FORMALDEHYDE TESTING PROGRAM
PURE AIR SYSTEMS
HPS 500 SERIES CARBON ADSORPTION SYSTEM
SOLICITATION NUMBER: HSFEHQ-09-R-0047
FORMALDEHYDE REMEDIATION FOR MANUFACTURED HOUSING AND TRAVEL TRAILERS
OVERVIEW – REMEDIATION PROCESS – TEST PROTOCOL
The Department of Homeland Security, Federal Emergency Management Agency is researching the logistics and costs associated with the remediation of formaldehyde-contaminated manufactured housing and recreational vehicles. The DHS is requesting information from industry to determine its ability to remediate formaldehyde-contaminated manufactured housing and recreational vehicles.
Over the years, FEMA has procured manufactured housing and recreational vehicles which are located throughout the United States. Manufactured housing and recreational vehicles are in the form of park models with average dimensions of 14 ft x 40 ft; travel trailers averaging 8 ft x 32 ft; and mobile homes averaging 14 ft x 65 ft. FEMA has determined the manufactured housing and recreational vehicles are not suitable for residential use/habitation. FEMA is researching the logistics and cost associated with reducing the formaldehyde concentration in the manufactured housing and recreational vehicles to a level of 0.16 ppm or below, and maintaining that level indefinitely.
Established in 1985, Pure Air Systems has been manufacturing HEPA and Carbon based air filtration systems for the residential, commercial, institutional and medical markets. We have systems in operation in a number of government associated facilities such as; Lawrence Livermore National Labs, NASA’s Jet Propulsion Labs, BAE Defense Systems, U.S. House of Representatives, U.S. Navy, U.S. Army, Picatinny Arsenal and U.S. Boarder Patrol to name a few.
For applications where the reduction/removal of odors and gases are required, we remove the HEPA filter from our systems and replace it with various carbon and adsorption based compounds specifically suited for removal or reduction of specific gases.
For the purposes of this specific project we used our new portable HPS 500 unit that can move over 500 CFM of air. The HPS unit is 13” square and 21 ½” long and weighs approximately 28 lbs as used in this test phase. We installed three filters in the HPS 500 for this test phase.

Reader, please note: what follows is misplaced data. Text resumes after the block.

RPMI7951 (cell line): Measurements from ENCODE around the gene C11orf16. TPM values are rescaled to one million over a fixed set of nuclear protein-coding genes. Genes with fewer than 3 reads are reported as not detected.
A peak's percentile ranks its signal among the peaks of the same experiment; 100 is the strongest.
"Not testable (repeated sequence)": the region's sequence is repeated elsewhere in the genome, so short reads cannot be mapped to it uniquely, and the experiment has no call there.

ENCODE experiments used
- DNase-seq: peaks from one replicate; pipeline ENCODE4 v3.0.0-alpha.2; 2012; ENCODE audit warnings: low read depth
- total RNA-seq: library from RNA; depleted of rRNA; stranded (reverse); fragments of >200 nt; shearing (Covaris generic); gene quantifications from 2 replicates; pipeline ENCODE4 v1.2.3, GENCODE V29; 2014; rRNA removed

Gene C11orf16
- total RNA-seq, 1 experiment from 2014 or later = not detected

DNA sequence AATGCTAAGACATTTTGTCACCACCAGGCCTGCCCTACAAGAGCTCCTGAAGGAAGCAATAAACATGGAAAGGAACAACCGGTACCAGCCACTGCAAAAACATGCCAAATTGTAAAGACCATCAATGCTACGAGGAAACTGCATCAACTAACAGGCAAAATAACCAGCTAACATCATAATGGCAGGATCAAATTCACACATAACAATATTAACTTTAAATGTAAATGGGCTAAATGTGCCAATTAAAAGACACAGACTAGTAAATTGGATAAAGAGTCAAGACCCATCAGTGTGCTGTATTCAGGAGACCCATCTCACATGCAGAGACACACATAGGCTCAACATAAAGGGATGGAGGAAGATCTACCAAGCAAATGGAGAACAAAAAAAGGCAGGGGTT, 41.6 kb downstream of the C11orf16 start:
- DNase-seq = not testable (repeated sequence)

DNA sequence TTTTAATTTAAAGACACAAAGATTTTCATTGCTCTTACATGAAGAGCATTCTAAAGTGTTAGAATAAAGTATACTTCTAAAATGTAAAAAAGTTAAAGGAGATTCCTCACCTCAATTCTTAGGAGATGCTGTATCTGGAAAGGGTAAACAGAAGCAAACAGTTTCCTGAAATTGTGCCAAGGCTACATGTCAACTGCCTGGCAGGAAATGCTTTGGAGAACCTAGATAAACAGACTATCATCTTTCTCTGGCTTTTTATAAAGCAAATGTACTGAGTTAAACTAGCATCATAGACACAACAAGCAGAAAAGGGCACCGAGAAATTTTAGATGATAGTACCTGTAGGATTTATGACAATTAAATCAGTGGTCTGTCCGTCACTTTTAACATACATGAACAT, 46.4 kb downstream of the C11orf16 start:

The first filter is a combination 12” x 12” x 1” ring panel polyester media on inlet side and carbon media on discharge side. This first filter is designed to remove dust particulate and keep the adsorption media clean. This first filter contains 76 grams of activated carbon.
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The second filter is a 12” x 12” x 2” box style pleated material that contains 294 grams of activated alumina with 5% potassium permanganate.
The third filter is a 12” x 12” x 4” box style pleated filter material that contains 374 grams of activated alumina with 5% potassium permanganate. The three filters combined have a total of 744 grams of adsorptive media.
TEST EQUIPMENT :
The three adsorptive media filters were placed in the HPS 500 series unit. (see photos last page). This system uses an EBM four speed blower/motor assembly that can produce well over 500 CFM with all filters installed. For the purpose of this remediation test we ran the unit at the lowest speed of 200 CFM.
The HPS 500 was placed in an 8x8x8 plastic enclosed room that was almost air tight. (see photos last page). The test room is located in a warehouse space and the space is not cooled or heated. The tests were done from June 10th through June 24th. The average temperature in the room was 84 degrees with an average relative humidity of 50 %. This is fairly close to the conditions you would find in a mobile home or recreational vehicle that is closed up with no ventilation or operational heating/cooling system in the same seasonal time period in most parts of the U.S.
A stand was placed in the middle of the test room and a section of carpet was placed on the stand. We used a 37% solution of HCHO (Formaldehyde) (Formalin) solution reagent for the purpose of replicating as closely as possible the type of Formaldehyde used in certain building materials found in the construction of mobile homes and recreational vehicles. The HCHO was purchased from Spectrum and is listed as: CAS 50-00-0.
To accurately measure the levels of Formaldehyde in ppm, we used a Sensidyne Gastec sampling pump, model 800. (see photo last page). To measure the gas levels we used Sensidyne Precision Gas Detector Tubes, Number 171SC for Formaldehyde. Range 0.05 to 4.0 ppm. Lot No. 252019. Tubes have an expiration date of Jan 2010.